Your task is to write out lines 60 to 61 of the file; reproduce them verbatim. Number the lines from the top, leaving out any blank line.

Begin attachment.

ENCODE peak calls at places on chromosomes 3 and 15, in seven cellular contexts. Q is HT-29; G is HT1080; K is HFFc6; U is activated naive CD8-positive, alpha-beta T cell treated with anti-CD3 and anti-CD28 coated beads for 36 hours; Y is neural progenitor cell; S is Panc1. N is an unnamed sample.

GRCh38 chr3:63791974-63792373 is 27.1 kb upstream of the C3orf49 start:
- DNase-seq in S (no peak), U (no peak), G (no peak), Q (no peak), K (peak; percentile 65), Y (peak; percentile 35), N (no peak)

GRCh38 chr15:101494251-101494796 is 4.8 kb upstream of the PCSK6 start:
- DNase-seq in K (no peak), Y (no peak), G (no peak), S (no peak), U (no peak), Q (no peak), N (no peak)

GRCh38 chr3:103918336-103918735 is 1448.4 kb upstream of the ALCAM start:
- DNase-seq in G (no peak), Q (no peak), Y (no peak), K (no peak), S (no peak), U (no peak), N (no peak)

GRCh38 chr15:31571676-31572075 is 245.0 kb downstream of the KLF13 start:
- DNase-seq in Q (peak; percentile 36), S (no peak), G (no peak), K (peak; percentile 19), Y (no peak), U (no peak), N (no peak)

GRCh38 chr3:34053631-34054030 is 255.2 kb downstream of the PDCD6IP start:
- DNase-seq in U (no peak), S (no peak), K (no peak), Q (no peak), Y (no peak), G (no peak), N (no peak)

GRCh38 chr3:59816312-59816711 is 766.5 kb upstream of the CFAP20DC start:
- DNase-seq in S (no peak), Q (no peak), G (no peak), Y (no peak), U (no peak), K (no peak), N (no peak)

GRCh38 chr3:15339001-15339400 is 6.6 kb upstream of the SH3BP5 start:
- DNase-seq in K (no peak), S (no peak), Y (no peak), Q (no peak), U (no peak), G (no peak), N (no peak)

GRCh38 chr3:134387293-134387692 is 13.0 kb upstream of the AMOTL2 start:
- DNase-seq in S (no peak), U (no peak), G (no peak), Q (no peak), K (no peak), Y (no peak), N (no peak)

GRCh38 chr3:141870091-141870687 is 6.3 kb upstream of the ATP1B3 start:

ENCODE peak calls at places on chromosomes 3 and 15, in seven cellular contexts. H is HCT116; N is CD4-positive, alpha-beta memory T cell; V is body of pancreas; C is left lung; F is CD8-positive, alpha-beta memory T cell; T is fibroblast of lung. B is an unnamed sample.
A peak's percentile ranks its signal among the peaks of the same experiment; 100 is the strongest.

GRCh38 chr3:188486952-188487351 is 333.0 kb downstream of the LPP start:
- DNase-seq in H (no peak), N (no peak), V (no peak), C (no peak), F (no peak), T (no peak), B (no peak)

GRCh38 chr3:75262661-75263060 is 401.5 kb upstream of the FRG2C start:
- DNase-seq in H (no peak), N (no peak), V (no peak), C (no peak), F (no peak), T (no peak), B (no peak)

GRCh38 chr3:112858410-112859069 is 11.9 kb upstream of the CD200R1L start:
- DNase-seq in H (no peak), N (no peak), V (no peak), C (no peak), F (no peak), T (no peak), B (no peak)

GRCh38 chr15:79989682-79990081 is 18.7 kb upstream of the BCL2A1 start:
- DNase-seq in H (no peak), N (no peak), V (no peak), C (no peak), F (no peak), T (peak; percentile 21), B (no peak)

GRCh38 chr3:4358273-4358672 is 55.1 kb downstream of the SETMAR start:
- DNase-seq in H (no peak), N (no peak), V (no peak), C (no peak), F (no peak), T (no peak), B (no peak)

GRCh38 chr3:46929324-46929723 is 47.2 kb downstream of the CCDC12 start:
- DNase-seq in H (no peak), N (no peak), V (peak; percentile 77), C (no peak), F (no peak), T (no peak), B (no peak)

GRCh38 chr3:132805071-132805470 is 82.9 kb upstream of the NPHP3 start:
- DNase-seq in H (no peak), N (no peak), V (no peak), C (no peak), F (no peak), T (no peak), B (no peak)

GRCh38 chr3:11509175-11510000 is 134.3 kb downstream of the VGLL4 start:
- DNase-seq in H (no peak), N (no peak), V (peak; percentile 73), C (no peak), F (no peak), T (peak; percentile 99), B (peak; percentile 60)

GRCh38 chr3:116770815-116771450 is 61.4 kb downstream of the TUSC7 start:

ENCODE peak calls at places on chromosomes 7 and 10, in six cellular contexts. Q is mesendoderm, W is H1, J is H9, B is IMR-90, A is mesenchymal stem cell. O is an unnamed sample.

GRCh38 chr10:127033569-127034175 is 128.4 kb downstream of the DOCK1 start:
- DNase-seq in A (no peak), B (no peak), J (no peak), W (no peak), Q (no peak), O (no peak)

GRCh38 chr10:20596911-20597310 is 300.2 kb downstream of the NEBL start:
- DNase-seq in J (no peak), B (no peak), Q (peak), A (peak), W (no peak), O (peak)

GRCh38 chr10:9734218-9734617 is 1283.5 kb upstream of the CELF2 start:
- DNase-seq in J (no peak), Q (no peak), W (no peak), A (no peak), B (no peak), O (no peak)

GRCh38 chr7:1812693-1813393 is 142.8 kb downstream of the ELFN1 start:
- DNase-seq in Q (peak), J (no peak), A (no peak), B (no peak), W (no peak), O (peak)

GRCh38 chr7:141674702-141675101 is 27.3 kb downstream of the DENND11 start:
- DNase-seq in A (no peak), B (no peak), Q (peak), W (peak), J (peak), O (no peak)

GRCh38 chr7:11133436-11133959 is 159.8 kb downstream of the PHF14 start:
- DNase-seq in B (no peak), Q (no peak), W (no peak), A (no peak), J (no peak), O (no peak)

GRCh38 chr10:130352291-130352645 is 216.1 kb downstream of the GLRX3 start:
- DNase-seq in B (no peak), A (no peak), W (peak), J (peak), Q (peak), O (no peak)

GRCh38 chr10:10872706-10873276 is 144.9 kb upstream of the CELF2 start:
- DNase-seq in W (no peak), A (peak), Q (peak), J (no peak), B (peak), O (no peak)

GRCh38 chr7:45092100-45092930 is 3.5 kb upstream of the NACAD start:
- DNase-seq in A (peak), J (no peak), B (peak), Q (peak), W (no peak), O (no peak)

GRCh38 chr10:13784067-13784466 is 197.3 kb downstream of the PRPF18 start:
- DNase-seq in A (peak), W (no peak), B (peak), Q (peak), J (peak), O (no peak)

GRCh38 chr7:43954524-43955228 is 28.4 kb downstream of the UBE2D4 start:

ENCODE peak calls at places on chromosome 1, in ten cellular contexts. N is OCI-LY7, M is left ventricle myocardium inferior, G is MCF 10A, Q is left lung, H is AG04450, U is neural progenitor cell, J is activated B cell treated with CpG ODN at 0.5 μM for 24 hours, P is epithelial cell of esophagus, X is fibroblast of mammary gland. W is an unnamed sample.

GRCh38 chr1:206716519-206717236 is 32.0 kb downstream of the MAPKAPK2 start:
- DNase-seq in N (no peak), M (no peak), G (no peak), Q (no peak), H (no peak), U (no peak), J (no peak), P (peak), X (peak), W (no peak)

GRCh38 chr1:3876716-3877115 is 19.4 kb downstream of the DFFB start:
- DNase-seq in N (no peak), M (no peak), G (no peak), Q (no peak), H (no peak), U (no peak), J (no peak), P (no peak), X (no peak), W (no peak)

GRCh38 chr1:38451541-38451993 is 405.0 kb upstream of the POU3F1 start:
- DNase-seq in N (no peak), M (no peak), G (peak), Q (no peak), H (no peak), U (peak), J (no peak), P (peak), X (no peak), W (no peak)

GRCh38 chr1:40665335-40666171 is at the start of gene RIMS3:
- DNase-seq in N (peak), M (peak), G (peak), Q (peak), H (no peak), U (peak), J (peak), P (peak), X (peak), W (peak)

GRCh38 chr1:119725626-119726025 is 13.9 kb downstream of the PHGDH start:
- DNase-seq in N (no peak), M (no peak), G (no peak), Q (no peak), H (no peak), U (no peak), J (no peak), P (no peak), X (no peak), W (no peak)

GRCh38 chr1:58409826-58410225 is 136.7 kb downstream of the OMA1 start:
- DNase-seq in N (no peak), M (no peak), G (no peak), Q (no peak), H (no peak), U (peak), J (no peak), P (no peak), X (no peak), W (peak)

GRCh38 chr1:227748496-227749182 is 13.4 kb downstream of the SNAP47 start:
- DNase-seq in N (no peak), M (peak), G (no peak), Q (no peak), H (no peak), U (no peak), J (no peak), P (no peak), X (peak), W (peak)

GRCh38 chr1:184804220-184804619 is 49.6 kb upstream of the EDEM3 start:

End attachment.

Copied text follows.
ENCODE peak calls at places on chromosome 1, in ten cellular contexts. N is OCI-LY7, M is left ventricle myocardium inferior, G is MCF 10A, Q is left lung, H is AG04450, U is neural progenitor cell, J is activated B cell treated with CpG ODN at 0.5 μM for 24 hours, P is epithelial cell of esophagus, X is fibroblast of mammary gland. W is an unnamed sample.

GRCh38 chr1:206716519-206717236 is 32.0 kb downstream of the MAPKAPK2 start: